The observant among you will remember that, last year, I posted an article about the things you didn't need to worry about this year. Well, I'm doing it again. This is what is known as a "tradition," so here's the second installment. Read and weep over what won't be worth considering next year.
1. IBM's cloud play
In 2014, IBM will still be pulling the wool over our eyes. Last year, I predicted you wouldn't have to worry about IBM's cloud play and noted that the company seemed to be moving numbers around to exaggerate its cloud revenue. The SEC agreed with me and in July launched a probe to see what was up. Since then, IBM has made some seemingly important announcements, but they are "strategic" or technology focused -- meaning they are not customer-focused, and until they are, it's mostly sales and marketing. Expect quarterly reports stating a more "rigorous and disciplined process" where IBM won't break out actual numbers and will lump unlike things together. There will be more acquisitions, but not much of a business probably for at least another year or two.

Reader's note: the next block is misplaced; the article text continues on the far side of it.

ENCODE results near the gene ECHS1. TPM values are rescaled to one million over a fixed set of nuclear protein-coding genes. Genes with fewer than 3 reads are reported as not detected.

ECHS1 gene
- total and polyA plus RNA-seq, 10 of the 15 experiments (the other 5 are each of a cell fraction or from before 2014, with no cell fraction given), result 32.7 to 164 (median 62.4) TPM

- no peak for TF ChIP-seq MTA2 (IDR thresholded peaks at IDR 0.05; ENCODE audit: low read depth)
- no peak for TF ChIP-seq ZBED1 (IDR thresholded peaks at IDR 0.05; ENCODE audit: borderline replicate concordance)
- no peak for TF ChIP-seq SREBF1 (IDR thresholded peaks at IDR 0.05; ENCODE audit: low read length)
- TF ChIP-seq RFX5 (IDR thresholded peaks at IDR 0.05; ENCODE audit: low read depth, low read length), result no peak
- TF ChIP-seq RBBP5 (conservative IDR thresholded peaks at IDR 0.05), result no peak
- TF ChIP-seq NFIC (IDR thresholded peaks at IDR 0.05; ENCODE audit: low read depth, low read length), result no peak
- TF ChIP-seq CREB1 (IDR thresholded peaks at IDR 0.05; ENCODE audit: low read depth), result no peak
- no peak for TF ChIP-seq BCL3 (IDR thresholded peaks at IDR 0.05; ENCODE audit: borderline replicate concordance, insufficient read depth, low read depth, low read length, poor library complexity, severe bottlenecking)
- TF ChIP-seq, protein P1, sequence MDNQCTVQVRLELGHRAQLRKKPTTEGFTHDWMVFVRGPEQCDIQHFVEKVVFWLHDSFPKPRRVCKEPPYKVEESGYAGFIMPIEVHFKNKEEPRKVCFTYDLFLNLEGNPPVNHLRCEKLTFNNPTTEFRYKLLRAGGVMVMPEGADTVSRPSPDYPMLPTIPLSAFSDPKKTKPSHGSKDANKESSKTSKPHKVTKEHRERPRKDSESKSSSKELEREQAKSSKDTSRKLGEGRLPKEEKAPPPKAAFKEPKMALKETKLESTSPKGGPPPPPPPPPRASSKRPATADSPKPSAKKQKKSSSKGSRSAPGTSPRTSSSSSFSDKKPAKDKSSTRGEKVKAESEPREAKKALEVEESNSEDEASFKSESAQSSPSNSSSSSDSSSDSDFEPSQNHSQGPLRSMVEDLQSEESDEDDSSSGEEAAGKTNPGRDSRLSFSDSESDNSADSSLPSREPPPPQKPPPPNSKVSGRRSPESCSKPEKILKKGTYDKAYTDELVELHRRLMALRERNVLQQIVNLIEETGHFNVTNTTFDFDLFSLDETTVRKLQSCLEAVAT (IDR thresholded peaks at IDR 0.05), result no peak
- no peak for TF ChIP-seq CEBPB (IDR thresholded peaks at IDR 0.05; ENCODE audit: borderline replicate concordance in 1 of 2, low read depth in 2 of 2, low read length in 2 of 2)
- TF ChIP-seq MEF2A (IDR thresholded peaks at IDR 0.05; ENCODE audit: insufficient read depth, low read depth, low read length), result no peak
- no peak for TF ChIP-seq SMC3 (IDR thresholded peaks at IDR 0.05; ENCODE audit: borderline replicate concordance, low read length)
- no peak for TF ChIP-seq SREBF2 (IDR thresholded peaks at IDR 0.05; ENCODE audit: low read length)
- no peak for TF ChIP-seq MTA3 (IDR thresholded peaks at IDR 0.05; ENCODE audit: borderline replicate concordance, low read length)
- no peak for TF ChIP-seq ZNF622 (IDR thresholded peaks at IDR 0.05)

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2. Your developer job
Recent reports state there are 10 jobs per every eight developers. This has made some meetups and user group meetings a burden to attend -- they tend to be overrun by recruiters, many of whom have hair of the TV news anchor variety. While jobs are no problem for developers as a national average, however, that doesn't mean your dream job can be found just anywhere. For that, you might have to acquire just the right, precious combination of skills and experience to please a hipster hiring manager.
3. MongoDB fading away
10gen became MongoDB, Inc., closed enough money to keep everyone fat and happy, and kicked its sales and marketing up a notch. Look for MongoDB to mature in 2014 and become an even bigger force to be reckoned with.
4. Hadoop being only a fad
The mere services sector of the Hadoop market is expected to be in the tens of billions of dollars in less than three years. My consulting company is betting big here, and you should too. The volume of data, the concurrency required, and the business culture of never throwing things away are working together to create a perfect storm.